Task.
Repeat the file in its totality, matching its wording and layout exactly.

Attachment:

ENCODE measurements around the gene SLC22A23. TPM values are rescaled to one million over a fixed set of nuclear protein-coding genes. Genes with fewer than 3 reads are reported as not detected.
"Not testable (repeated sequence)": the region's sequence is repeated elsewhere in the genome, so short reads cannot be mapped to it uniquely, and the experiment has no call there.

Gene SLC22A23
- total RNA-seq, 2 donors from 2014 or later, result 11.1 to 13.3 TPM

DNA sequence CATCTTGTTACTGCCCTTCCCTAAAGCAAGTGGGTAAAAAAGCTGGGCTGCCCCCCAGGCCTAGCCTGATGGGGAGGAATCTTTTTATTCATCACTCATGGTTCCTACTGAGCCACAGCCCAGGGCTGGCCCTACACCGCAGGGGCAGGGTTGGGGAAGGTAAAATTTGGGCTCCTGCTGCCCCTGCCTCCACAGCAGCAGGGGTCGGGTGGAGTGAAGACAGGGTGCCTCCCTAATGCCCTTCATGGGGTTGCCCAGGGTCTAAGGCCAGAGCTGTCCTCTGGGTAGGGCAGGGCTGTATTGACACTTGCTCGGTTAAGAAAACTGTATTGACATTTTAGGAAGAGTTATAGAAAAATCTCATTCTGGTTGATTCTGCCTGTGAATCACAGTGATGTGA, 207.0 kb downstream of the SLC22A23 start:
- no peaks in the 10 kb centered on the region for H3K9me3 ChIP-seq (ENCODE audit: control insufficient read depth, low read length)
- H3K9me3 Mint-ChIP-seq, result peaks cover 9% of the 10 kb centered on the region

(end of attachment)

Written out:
ENCODE measurements around the gene SLC22A23. TPM values are rescaled to one million over a fixed set of nuclear protein-coding genes. Genes with fewer than 3 reads are reported as not detected.
"Not testable (repeated sequence)": the region's sequence is repeated elsewhere in the genome, so short reads cannot be mapped to it uniquely, and the experiment has no call there.

Gene SLC22A23
- total RNA-seq, 2 donors from 2014 or later, result 11.1 to 13.3 TPM

DNA sequence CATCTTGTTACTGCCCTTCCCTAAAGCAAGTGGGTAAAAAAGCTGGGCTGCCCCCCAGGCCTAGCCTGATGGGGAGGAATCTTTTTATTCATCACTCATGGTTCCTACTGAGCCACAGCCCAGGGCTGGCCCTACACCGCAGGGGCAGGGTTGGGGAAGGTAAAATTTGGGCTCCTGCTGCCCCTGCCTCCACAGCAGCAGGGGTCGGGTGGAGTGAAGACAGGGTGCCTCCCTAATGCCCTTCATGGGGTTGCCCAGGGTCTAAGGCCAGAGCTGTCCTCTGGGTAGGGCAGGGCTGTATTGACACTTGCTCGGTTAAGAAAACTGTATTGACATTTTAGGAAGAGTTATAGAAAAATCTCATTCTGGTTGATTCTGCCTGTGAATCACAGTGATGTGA, 207.0 kb downstream of the SLC22A23 start:
- no peaks in the 10 kb centered on the region for H3K9me3 ChIP-seq (ENCODE audit: control insufficient read depth, low read length)
- H3K9me3 Mint-ChIP-seq, result peaks cover 9% of the 10 kb centered on the region